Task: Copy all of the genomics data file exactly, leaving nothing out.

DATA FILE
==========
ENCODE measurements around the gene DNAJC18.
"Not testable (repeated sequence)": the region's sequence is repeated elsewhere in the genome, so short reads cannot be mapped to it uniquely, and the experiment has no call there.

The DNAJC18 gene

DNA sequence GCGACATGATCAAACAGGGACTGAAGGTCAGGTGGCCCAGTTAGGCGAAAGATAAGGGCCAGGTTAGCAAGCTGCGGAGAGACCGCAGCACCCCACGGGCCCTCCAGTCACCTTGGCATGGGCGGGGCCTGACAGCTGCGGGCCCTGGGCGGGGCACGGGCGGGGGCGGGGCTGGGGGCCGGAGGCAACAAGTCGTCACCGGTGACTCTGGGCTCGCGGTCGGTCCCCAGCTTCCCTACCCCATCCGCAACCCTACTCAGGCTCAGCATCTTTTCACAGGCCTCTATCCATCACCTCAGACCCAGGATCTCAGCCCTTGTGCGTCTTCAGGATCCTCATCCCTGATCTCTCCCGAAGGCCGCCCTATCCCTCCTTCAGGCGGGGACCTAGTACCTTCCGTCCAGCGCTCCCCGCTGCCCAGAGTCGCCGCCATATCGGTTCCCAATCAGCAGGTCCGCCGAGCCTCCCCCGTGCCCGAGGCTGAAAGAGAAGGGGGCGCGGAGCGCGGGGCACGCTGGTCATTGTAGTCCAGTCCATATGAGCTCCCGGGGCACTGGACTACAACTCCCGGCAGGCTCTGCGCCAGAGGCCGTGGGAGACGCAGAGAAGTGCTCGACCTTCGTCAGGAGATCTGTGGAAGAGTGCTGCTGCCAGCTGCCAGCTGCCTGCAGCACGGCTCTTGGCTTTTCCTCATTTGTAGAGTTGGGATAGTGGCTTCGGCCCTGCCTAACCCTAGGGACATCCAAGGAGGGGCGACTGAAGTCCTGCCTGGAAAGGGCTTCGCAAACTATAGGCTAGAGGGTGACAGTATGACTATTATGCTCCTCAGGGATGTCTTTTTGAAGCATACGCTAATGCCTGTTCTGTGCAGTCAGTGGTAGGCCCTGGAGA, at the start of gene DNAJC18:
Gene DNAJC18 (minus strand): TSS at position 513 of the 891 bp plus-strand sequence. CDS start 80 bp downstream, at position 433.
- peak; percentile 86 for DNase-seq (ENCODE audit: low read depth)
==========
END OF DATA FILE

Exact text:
ENCODE measurements around the gene DNAJC18.
"Not testable (repeated sequence)": the region's sequence is repeated elsewhere in the genome, so short reads cannot be mapped to it uniquely, and the experiment has no call there.

The DNAJC18 gene

DNA sequence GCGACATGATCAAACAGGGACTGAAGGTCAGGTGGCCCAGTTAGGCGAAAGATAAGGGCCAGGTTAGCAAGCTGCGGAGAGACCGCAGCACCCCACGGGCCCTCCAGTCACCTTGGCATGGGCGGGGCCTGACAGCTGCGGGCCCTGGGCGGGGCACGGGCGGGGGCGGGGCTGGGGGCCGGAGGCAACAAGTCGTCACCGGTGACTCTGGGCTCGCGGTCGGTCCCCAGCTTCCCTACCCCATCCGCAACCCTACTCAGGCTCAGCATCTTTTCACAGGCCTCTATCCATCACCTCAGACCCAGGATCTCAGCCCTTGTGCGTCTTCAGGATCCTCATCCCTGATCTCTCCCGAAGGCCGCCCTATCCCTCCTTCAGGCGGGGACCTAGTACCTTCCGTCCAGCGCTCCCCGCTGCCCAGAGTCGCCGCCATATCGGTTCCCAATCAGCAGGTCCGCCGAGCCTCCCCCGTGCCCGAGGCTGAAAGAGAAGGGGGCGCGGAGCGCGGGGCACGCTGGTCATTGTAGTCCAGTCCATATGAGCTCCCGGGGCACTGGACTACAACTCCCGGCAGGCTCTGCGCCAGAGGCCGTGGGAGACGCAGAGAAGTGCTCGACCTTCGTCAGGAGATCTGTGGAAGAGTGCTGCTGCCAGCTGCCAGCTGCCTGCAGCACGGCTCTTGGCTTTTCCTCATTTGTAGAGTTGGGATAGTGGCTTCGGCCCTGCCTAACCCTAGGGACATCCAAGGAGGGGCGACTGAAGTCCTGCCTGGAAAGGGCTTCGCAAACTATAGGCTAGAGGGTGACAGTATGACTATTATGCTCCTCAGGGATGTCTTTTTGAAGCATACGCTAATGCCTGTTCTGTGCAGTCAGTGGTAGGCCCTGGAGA, at the start of gene DNAJC18:
Gene DNAJC18 (minus strand): TSS at position 513 of the 891 bp plus-strand sequence. CDS start 80 bp downstream, at position 433.
- peak; percentile 86 for DNase-seq (ENCODE audit: low read depth)